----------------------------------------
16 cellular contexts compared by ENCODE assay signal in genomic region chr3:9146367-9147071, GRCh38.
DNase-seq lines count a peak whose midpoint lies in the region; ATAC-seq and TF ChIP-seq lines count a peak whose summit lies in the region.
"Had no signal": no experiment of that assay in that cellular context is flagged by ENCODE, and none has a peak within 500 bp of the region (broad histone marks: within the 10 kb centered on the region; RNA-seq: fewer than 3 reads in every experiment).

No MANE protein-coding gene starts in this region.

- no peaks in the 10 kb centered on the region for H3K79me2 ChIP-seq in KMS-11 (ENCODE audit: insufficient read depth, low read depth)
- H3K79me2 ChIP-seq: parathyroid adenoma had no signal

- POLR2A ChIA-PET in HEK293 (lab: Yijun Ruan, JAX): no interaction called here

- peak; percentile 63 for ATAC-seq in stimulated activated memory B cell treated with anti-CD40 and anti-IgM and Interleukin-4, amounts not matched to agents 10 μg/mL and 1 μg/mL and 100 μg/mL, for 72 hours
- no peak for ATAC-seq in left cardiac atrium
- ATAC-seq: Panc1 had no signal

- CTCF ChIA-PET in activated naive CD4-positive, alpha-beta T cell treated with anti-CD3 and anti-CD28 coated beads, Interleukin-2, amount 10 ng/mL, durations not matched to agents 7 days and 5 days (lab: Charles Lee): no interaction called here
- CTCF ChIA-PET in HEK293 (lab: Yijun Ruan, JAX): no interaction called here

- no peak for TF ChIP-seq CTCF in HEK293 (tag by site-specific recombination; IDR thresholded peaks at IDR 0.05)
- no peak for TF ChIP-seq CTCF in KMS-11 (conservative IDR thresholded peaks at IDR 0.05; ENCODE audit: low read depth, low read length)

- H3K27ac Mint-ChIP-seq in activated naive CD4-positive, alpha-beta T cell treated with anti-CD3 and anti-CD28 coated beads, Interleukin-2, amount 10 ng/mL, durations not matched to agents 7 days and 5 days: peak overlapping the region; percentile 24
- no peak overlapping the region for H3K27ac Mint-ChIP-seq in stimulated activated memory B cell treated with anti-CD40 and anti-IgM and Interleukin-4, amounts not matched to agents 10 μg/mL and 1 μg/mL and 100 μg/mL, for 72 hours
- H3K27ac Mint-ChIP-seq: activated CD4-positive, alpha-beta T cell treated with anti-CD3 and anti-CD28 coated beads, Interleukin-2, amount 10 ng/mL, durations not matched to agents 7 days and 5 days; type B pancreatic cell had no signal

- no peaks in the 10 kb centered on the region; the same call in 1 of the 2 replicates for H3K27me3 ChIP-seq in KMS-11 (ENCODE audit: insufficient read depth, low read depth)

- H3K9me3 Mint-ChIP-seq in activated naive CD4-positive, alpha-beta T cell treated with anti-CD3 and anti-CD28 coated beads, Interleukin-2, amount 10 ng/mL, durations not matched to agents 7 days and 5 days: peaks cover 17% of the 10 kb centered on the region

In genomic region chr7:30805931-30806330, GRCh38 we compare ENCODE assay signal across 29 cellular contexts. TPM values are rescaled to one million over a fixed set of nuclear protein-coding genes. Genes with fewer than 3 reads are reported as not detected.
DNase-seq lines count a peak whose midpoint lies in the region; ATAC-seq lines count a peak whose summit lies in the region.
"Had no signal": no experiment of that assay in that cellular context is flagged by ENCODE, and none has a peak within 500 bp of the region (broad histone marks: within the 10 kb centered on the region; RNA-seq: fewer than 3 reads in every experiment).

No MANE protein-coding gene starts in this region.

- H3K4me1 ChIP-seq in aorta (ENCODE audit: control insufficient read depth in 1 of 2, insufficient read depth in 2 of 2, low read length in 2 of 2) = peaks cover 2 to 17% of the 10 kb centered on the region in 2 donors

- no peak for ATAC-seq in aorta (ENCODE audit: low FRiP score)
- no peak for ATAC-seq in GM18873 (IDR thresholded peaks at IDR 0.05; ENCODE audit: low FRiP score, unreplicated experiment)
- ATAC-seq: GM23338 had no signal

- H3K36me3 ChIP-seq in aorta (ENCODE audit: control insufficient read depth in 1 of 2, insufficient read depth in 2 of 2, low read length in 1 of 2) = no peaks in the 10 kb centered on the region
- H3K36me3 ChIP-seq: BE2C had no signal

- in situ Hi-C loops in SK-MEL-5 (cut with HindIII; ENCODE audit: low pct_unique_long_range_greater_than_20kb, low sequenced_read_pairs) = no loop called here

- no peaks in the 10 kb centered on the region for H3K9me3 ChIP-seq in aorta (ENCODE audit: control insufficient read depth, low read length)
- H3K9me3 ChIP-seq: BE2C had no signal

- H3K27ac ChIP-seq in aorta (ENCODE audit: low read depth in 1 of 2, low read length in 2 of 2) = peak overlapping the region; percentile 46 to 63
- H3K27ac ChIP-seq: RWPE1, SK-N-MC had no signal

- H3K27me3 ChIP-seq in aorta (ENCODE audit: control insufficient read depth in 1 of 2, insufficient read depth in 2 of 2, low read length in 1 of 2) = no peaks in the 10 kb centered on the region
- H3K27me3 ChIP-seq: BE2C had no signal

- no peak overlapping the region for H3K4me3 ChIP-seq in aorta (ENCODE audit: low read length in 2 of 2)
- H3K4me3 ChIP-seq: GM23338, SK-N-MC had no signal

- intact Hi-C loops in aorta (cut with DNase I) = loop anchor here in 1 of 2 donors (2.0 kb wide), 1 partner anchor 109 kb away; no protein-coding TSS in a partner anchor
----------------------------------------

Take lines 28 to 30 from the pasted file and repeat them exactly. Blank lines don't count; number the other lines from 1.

- H3K36me3 ChIP-seq in aorta (ENCODE audit: control insufficient read depth in 1 of 2, insufficient read depth in 2 of 2, low read length in 1 of 2) = no peaks in the 10 kb centered on the region
- H3K36me3 ChIP-seq: BE2C had no signal

- in situ Hi-C loops in SK-MEL-5 (cut with HindIII; ENCODE audit: low pct_unique_long_range_greater_than_20kb, low sequenced_read_pairs) = no loop called here